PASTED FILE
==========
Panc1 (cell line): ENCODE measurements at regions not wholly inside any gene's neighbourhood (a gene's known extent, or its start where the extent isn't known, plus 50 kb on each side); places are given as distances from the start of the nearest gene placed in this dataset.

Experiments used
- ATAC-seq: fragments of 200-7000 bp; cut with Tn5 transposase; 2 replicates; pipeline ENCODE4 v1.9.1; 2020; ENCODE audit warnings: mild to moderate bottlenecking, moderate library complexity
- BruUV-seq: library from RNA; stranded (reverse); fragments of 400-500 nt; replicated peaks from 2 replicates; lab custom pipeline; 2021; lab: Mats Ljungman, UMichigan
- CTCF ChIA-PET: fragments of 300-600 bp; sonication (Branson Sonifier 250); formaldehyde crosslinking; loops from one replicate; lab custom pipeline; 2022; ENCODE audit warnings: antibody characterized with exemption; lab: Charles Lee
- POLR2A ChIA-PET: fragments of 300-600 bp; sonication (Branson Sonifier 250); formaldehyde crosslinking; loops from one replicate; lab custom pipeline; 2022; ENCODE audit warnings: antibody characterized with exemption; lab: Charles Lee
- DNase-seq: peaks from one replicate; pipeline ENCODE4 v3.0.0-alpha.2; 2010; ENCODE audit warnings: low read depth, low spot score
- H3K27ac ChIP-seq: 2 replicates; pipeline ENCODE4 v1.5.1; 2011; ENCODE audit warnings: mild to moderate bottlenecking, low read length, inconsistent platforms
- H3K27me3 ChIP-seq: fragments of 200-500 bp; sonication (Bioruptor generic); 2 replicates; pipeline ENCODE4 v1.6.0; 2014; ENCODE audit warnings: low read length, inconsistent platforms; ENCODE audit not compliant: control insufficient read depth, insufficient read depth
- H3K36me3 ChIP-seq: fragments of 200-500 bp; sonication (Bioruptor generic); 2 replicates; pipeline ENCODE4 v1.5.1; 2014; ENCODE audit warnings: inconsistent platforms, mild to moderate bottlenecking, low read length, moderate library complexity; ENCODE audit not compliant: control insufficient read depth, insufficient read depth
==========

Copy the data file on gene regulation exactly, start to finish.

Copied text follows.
Panc1 (cell line): ENCODE measurements at regions not wholly inside any gene's neighbourhood (a gene's known extent, or its start where the extent isn't known, plus 50 kb on each side); places are given as distances from the start of the nearest gene placed in this dataset.

Experiments used
- ATAC-seq: fragments of 200-7000 bp; cut with Tn5 transposase; 2 replicates; pipeline ENCODE4 v1.9.1; 2020; ENCODE audit warnings: mild to moderate bottlenecking, moderate library complexity
- BruUV-seq: library from RNA; stranded (reverse); fragments of 400-500 nt; replicated peaks from 2 replicates; lab custom pipeline; 2021; lab: Mats Ljungman, UMichigan
- CTCF ChIA-PET: fragments of 300-600 bp; sonication (Branson Sonifier 250); formaldehyde crosslinking; loops from one replicate; lab custom pipeline; 2022; ENCODE audit warnings: antibody characterized with exemption; lab: Charles Lee
- POLR2A ChIA-PET: fragments of 300-600 bp; sonication (Branson Sonifier 250); formaldehyde crosslinking; loops from one replicate; lab custom pipeline; 2022; ENCODE audit warnings: antibody characterized with exemption; lab: Charles Lee
- DNase-seq: peaks from one replicate; pipeline ENCODE4 v3.0.0-alpha.2; 2010; ENCODE audit warnings: low read depth, low spot score
- H3K27ac ChIP-seq: 2 replicates; pipeline ENCODE4 v1.5.1; 2011; ENCODE audit warnings: mild to moderate bottlenecking, low read length, inconsistent platforms
- H3K27me3 ChIP-seq: fragments of 200-500 bp; sonication (Bioruptor generic); 2 replicates; pipeline ENCODE4 v1.6.0; 2014; ENCODE audit warnings: low read length, inconsistent platforms; ENCODE audit not compliant: control insufficient read depth, insufficient read depth
- H3K36me3 ChIP-seq: fragments of 200-500 bp; sonication (Bioruptor generic); 2 replicates; pipeline ENCODE4 v1.5.1; 2014; ENCODE audit warnings: inconsistent platforms, mild to moderate bottlenecking, low read length, moderate library complexity; ENCODE audit not compliant: control insufficient read depth, insufficient read depth